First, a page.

The most dramatic result was the capture — some would argue the death — of the wild Los Angeles River. Rather than let the river meander between muddy banks lined with willow trees, barely a trickle in spots for most of the year, the channel was dug deeper and wider and encased in concrete.

Today, the volume of the river channel through the county seems absurdly large — and it is usually so dry that it has been suggested as a route for mass transit. But on those infrequent occasions when the trickle erupts into a torrent, the water stays contained.

It's a trade-off Angelenos still do not fully accept. The river provided all the drinking water Los Angeles needed for more than a century, and supported enough steelhead that grizzly bears came out of the hills to feast on the trout. At the end of this century, people still debate whether to let the river run free again.

Most of the images in this photo gallery were scanned from the original 4 x 5-inch negatives.

This post was originally published on Dec. 12, 2014.

March 1, 1938: A three story structure once occupied by cafe at Cheeney Road and Topanga Canyon Road
March 1, 1938: A three-story structure once occupied by a cafe at Cheeney Road and Topanga Canyon Road collapsed as prolonged rains softened foundations. Jack Herod / Los Angeles Times
March 2, 1938: About ten were swept into the water when Third Street pedestrian bridge in Long Beach
March 2, 1938: About 10 people were swept into the water when the 3rd Street pedestrian bridge over the Los Angeles River in Long Beach washed out after heavy rains. Los Angeles Times
March 3, 1938: Ruins of a residence in the 2000 block of Los Encinos Street in Glendale. Two
March 3, 1938: Workers look for the remains of two men who died when a residence in the 2000 block of Los Encinos Street in Glendale collapsed. Maurice Terrell / Los Angeles Times
March 2, 1938: Flooding at West Forty-Third Place and 11th Avenue near Leimert Boulevard with stuck
March 2, 1938: Residents use rowboats to get around in flooding at West 43rd Place and 11th Avenue that stranded a school bus. Los Angeles Times
March 2, 1938: Washed out bridge at Colfax Avenue over Los Angeles River in Studio City. This photo
March 2, 1938: Washed out bridge over the Los Angeles River at Colfax Avenue in Studio City. Los Angeles Times
March 2, 1938: Water rising about the drain level in underground conduits threatened telephone servi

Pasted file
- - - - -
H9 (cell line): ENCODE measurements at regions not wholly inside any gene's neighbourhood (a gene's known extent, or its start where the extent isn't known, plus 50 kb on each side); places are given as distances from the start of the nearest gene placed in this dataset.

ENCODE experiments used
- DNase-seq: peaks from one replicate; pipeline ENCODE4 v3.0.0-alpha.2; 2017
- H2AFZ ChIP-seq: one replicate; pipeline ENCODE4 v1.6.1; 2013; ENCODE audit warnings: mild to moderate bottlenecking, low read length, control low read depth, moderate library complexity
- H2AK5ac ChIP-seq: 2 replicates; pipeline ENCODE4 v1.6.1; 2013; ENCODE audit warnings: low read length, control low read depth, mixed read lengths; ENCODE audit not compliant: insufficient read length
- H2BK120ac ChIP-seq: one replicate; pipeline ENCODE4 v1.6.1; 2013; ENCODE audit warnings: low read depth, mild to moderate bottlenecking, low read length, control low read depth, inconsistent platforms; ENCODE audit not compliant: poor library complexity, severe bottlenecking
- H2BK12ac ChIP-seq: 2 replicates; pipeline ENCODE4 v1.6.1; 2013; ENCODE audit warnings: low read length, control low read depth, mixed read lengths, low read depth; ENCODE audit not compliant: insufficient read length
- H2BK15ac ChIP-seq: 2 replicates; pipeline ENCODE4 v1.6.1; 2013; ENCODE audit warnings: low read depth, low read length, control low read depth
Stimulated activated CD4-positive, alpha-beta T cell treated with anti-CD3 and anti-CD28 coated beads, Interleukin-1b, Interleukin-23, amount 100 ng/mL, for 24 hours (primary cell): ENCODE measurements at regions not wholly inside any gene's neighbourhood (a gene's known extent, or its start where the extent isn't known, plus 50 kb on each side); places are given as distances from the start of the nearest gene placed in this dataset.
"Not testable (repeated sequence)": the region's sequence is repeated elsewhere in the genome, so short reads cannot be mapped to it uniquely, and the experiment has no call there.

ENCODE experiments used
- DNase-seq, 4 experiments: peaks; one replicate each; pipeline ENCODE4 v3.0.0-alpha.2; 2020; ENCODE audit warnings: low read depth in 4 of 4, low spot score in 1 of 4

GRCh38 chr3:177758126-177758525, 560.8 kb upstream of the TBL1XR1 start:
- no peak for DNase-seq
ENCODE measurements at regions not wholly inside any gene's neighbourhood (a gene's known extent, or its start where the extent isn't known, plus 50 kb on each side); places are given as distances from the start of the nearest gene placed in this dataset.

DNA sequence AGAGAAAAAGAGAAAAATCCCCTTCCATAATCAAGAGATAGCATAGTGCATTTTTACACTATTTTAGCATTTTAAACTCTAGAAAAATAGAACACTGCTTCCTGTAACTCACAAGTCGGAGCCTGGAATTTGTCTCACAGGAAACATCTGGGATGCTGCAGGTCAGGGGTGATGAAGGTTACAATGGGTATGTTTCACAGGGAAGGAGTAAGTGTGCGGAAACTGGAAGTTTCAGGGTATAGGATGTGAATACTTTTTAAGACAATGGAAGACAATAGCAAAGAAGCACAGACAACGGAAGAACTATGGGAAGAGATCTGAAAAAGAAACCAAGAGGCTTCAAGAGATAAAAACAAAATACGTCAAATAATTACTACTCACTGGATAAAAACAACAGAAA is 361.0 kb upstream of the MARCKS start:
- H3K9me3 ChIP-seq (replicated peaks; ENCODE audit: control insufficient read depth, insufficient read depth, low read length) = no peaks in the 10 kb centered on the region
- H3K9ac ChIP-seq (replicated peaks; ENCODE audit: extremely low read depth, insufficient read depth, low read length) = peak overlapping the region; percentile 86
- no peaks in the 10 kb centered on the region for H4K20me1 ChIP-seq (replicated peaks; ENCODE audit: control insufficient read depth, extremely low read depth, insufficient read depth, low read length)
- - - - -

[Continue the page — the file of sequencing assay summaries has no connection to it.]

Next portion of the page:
March 2, 1938: Fire department pumping engines remove water from underground conduits carrying telephone cables in downtown Los Angeles. Maurice Terrell / Los Angeles Times
March 2, 1938: Drains could not keep up with rain filling streets in downtown Los Angeles. This phot
March 2, 1938: Drains could not keep up with rain filling streets in downtown Los Angeles. Los Angeles Times
March 3, 1938: Milkman Ray J. Henville secured himself a boat and boatman and made all deliveries on
March 3, 1938: Milkman Ray J. Henville secured himself a boat and boatman and made all deliveries on time and on doorstep. Los Angeles Times
March 3, 1938: The family of J. E. Webb in Venice is rescued by boat and two children with mumps sen
March 3, 1938: The family of J.E. Webb, including two children sick with the mumps, is rescued by boat in Venice. Los Angeles Times
March 2, 1938: Salvage crew trys to dig out gravel truck damaged by flooding along the Los Angeles R
March 2, 1938: Salvage crew digs out a gravel truck that was mired in mud along the Los Angeles River. Los Angeles Times
March 3, 1938: William L. Griffin starts to dig out the family car in 1700 block of Fernlane Street
March 3, 1938: William L. Griffin begins shoveling mud to free the family car in the 1700 block of Fernlane Street as Lloyd Griffin and David Stagg watch. J.H. McCrory / Los Angeles Times
March 3, 1938: Washed out Santa Fe Bridge over the Arroyo Seco paralleling Pasadena Avenue Bridge. T
March 3, 1938: The washed out Santa Fe Railroad bridge sags perilously over the Arroyo Seco paralleling the Pasadena Avenue bridge. Los Angeles Times
March 4, 1938: Road crew removes debris from Foothill Boulevard at Lowell Street near Tujunga. This
March 4, 1938: Workers remove debris from Foothill Boulevard at Lowell Street near Tujunga. J.H. McCrory / Los Angeles Times
March 7, 1938: Mr. and Mrs. J. L. Smith, their daughter and 5 year old grand-daughter (no names give
March 7, 1938: J.L. Smith, with his wife, daughter and 5-year-old granddaughter begin digging out their flood-wrecked home at Burbank and Ethel streets in Van Nuys. J.H. McCrory / Los Angeles Times
March 7, 1938: Los Angeles city engineering crews fill in 300-yard section of Ventura Boulevard near
March 7, 1938: Workers fill in a 300-yard section of Ventura Boulevard near Laurel Canyon Drive that was gouged out by the Los Angeles River. J.H. McCrory / Los Angeles Times